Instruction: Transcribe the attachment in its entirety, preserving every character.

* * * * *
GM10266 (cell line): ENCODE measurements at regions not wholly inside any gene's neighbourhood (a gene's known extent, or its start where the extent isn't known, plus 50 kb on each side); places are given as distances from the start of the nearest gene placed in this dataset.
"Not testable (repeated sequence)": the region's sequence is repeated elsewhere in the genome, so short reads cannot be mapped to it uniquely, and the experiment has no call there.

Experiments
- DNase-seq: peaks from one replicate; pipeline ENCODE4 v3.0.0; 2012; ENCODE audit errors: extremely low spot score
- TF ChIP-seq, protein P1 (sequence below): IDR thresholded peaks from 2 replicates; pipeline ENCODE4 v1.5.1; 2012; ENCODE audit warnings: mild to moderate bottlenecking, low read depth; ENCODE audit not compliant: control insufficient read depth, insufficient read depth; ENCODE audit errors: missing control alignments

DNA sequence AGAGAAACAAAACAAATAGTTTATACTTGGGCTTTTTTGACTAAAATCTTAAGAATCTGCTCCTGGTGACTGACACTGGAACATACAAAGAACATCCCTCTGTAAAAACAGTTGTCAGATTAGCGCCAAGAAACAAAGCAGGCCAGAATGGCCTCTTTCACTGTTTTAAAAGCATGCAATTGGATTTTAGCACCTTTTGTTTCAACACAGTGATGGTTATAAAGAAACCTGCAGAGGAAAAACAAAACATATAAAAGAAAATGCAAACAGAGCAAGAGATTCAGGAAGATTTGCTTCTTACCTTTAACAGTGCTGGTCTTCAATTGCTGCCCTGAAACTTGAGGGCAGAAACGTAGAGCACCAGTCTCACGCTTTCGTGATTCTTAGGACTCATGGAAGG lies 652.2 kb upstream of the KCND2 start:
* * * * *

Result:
GM10266 (cell line): ENCODE measurements at regions not wholly inside any gene's neighbourhood (a gene's known extent, or its start where the extent isn't known, plus 50 kb on each side); places are given as distances from the start of the nearest gene placed in this dataset.
"Not testable (repeated sequence)": the region's sequence is repeated elsewhere in the genome, so short reads cannot be mapped to it uniquely, and the experiment has no call there.

Experiments
- DNase-seq: peaks from one replicate; pipeline ENCODE4 v3.0.0; 2012; ENCODE audit errors: extremely low spot score
- TF ChIP-seq, protein P1 (sequence below): IDR thresholded peaks from 2 replicates; pipeline ENCODE4 v1.5.1; 2012; ENCODE audit warnings: mild to moderate bottlenecking, low read depth; ENCODE audit not compliant: control insufficient read depth, insufficient read depth; ENCODE audit errors: missing control alignments

DNA sequence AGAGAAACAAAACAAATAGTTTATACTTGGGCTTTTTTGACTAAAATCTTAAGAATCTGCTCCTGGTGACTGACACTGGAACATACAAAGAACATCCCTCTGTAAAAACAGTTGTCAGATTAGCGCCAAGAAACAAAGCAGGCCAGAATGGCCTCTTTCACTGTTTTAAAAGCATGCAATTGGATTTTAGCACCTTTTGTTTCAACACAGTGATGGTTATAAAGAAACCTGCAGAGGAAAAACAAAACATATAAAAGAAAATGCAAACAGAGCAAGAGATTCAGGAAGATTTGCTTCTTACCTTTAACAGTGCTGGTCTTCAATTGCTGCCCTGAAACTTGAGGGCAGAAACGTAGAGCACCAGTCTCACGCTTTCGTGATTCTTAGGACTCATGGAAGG lies 652.2 kb upstream of the KCND2 start: